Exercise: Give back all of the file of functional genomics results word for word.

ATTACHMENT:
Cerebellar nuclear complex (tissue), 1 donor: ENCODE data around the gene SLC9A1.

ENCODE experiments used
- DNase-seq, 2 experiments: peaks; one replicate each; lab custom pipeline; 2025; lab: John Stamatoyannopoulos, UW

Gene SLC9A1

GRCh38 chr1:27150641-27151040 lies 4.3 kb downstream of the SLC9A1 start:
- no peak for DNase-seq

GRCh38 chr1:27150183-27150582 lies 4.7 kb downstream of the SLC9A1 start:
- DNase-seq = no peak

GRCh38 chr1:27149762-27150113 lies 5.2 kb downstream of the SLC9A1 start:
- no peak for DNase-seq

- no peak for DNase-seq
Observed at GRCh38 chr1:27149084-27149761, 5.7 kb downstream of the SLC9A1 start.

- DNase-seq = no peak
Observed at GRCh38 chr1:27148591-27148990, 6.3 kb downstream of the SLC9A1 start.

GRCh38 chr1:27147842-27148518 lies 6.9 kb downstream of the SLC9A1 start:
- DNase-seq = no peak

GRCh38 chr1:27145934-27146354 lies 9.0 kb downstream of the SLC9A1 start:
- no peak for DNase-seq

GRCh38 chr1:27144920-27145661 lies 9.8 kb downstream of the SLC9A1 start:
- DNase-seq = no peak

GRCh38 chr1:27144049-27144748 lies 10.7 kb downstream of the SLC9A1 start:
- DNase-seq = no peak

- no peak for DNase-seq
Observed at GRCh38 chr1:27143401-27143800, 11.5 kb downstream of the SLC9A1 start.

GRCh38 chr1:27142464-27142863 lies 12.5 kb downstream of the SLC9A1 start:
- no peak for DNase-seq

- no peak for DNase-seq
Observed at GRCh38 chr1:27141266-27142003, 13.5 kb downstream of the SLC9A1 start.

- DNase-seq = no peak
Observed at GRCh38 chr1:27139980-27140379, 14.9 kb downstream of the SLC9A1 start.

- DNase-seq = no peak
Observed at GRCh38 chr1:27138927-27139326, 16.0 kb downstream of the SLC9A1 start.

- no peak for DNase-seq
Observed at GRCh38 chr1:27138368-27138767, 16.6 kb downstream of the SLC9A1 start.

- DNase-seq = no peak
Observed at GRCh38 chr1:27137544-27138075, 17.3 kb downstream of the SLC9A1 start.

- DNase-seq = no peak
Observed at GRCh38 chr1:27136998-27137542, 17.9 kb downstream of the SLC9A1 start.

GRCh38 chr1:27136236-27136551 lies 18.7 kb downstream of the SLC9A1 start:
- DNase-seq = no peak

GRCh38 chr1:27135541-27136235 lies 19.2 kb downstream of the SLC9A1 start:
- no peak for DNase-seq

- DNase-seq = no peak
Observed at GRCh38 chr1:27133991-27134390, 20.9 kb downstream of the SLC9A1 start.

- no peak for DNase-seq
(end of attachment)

Cerebellar nuclear complex (tissue), 1 donor: ENCODE data around the gene SLC9A1.

ENCODE experiments used
- DNase-seq, 2 experiments: peaks; one replicate each; lab custom pipeline; 2025; lab: John Stamatoyannopoulos, UW

Gene SLC9A1

GRCh38 chr1:27150641-27151040 lies 4.3 kb downstream of the SLC9A1 start:
- no peak for DNase-seq

GRCh38 chr1:27150183-27150582 lies 4.7 kb downstream of the SLC9A1 start:
- DNase-seq = no peak

GRCh38 chr1:27149762-27150113 lies 5.2 kb downstream of the SLC9A1 start:
- no peak for DNase-seq

- no peak for DNase-seq
Observed at GRCh38 chr1:27149084-27149761, 5.7 kb downstream of the SLC9A1 start.

- DNase-seq = no peak
Observed at GRCh38 chr1:27148591-27148990, 6.3 kb downstream of the SLC9A1 start.

GRCh38 chr1:27147842-27148518 lies 6.9 kb downstream of the SLC9A1 start:
- DNase-seq = no peak

GRCh38 chr1:27145934-27146354 lies 9.0 kb downstream of the SLC9A1 start:
- no peak for DNase-seq

GRCh38 chr1:27144920-27145661 lies 9.8 kb downstream of the SLC9A1 start:
- DNase-seq = no peak

GRCh38 chr1:27144049-27144748 lies 10.7 kb downstream of the SLC9A1 start:
- DNase-seq = no peak

- no peak for DNase-seq
Observed at GRCh38 chr1:27143401-27143800, 11.5 kb downstream of the SLC9A1 start.

GRCh38 chr1:27142464-27142863 lies 12.5 kb downstream of the SLC9A1 start:
- no peak for DNase-seq

- no peak for DNase-seq
Observed at GRCh38 chr1:27141266-27142003, 13.5 kb downstream of the SLC9A1 start.

- DNase-seq = no peak
Observed at GRCh38 chr1:27139980-27140379, 14.9 kb downstream of the SLC9A1 start.

- DNase-seq = no peak
Observed at GRCh38 chr1:27138927-27139326, 16.0 kb downstream of the SLC9A1 start.

- no peak for DNase-seq
Observed at GRCh38 chr1:27138368-27138767, 16.6 kb downstream of the SLC9A1 start.

- DNase-seq = no peak
Observed at GRCh38 chr1:27137544-27138075, 17.3 kb downstream of the SLC9A1 start.

- DNase-seq = no peak
Observed at GRCh38 chr1:27136998-27137542, 17.9 kb downstream of the SLC9A1 start.

GRCh38 chr1:27136236-27136551 lies 18.7 kb downstream of the SLC9A1 start:
- DNase-seq = no peak

GRCh38 chr1:27135541-27136235 lies 19.2 kb downstream of the SLC9A1 start:
- no peak for DNase-seq

- DNase-seq = no peak
Observed at GRCh38 chr1:27133991-27134390, 20.9 kb downstream of the SLC9A1 start.

- no peak for DNase-seq